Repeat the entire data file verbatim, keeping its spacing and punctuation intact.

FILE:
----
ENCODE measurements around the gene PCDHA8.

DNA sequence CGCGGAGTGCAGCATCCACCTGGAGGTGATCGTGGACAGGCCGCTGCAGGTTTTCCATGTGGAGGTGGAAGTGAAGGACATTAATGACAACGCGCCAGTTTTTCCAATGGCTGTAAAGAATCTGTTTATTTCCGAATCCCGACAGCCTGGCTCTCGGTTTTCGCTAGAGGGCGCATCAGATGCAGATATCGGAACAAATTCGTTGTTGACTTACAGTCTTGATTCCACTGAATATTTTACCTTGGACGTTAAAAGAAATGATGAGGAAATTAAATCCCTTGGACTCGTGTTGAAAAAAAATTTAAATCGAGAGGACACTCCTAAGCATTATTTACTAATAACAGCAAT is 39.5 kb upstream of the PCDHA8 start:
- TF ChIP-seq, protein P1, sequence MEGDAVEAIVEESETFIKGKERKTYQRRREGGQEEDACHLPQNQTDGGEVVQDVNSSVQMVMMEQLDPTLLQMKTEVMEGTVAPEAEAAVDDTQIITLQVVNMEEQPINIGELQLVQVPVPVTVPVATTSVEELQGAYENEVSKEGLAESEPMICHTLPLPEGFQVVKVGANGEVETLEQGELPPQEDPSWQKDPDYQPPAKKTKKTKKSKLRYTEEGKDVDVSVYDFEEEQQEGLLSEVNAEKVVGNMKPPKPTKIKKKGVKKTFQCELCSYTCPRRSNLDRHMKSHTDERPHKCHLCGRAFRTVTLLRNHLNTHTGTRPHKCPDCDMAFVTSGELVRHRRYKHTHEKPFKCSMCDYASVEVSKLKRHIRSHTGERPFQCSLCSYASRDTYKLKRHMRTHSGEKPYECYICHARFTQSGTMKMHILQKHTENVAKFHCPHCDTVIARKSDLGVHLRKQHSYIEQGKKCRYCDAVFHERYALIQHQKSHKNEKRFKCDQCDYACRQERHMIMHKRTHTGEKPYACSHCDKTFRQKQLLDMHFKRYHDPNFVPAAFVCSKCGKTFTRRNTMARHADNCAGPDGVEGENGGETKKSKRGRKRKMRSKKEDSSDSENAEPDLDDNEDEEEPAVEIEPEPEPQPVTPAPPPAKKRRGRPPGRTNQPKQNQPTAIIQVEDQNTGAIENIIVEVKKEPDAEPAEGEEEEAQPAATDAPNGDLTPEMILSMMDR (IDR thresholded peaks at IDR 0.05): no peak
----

ENCODE measurements around the gene PCDHA8.

DNA sequence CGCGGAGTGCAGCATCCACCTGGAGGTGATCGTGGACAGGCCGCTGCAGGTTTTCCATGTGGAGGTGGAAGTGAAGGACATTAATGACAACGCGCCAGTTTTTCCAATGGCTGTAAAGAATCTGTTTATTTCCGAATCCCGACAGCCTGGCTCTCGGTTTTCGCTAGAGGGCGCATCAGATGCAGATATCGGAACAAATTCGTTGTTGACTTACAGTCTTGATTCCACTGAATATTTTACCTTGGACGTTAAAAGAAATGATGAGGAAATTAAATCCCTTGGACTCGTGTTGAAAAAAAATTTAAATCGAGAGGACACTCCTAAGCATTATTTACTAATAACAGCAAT is 39.5 kb upstream of the PCDHA8 start:
- TF ChIP-seq, protein P1, sequence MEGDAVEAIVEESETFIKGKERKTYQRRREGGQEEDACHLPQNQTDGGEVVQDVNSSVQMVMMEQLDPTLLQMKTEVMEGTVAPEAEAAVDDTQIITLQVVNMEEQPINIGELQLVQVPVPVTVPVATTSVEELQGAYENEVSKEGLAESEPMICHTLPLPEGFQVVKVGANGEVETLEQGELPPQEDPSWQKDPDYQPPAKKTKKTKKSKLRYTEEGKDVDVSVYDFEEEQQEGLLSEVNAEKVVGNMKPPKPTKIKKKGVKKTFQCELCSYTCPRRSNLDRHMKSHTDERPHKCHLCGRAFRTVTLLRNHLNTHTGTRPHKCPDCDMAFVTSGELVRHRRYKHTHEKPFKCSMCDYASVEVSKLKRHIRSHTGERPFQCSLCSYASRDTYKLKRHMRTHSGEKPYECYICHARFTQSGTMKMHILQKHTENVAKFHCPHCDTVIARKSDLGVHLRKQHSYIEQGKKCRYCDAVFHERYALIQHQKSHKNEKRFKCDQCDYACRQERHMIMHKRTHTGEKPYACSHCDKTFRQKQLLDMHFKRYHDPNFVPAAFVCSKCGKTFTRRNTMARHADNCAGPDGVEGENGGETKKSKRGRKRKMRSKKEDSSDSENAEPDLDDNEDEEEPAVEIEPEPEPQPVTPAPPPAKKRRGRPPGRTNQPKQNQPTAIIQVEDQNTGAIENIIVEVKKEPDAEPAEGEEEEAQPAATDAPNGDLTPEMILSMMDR (IDR thresholded peaks at IDR 0.05): no peak